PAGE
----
|The Centre for Computing History
A retro computer museum established to create a permanent public exhibition that tells the story of the Information Age.
The computer museum preserves and presents a collection of important computers and related artifacts. It spotlights the people behind the inventions and records the information necessary to inspire and enthuse future generations.
Based in Suffolk, we believe the Centre for Computing History is the only museum dedicated to computers and their social impact in the United Kingdom.
The history of the computing industry is a fascinating subject. In a short space of time - personal computers have only really been available since 1975 - the computing industry has created the world's wealthiest man, witnessed some of the worst business decisions on record and generated the largest first year profits for any company in history!
The people, the inventions and the machines that have played key roles in this ongoing and influential story are all here on this site. Read on and enjoy ...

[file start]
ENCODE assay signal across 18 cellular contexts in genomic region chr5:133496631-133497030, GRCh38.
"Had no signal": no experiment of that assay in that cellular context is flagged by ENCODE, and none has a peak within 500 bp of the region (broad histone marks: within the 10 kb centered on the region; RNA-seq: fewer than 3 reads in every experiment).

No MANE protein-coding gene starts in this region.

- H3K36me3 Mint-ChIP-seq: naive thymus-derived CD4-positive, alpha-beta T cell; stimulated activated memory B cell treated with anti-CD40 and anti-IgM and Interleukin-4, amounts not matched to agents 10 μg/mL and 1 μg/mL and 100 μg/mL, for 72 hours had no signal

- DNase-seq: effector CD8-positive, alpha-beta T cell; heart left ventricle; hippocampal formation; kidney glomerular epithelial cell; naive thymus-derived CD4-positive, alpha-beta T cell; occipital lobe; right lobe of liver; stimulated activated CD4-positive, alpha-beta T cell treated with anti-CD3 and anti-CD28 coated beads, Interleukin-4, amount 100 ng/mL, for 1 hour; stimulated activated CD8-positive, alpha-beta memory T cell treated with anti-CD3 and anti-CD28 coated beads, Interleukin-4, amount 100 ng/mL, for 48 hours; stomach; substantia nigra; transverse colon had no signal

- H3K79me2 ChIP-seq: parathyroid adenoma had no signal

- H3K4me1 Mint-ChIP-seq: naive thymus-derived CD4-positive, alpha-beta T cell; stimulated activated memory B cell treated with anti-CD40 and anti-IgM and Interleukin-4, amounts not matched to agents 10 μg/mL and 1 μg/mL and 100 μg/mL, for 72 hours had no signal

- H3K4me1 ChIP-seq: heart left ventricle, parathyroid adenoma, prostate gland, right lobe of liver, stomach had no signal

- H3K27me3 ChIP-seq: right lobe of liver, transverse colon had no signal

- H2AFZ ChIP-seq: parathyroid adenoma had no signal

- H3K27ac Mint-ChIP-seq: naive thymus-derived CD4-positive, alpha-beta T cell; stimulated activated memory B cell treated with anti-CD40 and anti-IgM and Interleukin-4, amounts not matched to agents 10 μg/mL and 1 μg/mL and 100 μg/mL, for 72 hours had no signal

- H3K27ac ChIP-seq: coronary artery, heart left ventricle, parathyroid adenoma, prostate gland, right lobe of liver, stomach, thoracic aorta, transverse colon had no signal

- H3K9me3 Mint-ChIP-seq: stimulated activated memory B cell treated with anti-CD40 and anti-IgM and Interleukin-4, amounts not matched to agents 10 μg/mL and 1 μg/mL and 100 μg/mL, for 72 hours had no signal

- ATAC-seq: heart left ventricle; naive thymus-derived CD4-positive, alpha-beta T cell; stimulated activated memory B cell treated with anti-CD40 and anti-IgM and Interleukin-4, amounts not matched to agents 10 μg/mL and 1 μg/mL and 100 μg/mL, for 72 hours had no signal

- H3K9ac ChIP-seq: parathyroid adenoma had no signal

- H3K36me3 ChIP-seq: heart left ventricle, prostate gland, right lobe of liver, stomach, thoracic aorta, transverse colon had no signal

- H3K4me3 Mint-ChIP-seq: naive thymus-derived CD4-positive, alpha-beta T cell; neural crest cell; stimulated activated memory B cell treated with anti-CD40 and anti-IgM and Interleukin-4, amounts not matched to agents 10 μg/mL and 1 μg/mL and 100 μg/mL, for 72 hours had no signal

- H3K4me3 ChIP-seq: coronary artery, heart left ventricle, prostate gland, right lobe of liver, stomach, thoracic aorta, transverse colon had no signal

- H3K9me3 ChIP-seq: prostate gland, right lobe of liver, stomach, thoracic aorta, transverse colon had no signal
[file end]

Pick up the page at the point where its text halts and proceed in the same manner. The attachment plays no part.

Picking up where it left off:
Please feel free to browse our Museum Plans brochure by clicking on the image on the left. You'll need the Adobe Acrobat Reader ...
Be Part of This Story...
Can you help in any way? Perhaps you have a service you can offer, vintage computing items that you would like to donate, or equipment or fittings that you no longer need? Please contact us and help preserve Computing History for future generations to see.
Alternatively, perhaps you could help us financially? Just click on the 'donate' button below to send money safely and securely via PayPal ...
Retro Computing Museum News :
The Centre for Computing History will be holding its 2015 AGM on Thursday 9th July 2015, at Unit 1, Rene Court, Coldhams Lane, Cambridge, CB1 3EW. (05-06-2015)
A Star is Born!
Our very own Jezza moonlights as Half-Life’s Gordon Freeman in Computerphile’s latest video and it’s going viral! (07-05-2015)
Project Odyssey – Smashes All Expectations!
The first stage of Project Odyssey, our fundraising campaign launched on 10 March by museum patron Dr Hermann Hauser, is now finished, having raised £100,000! (17-04-2015)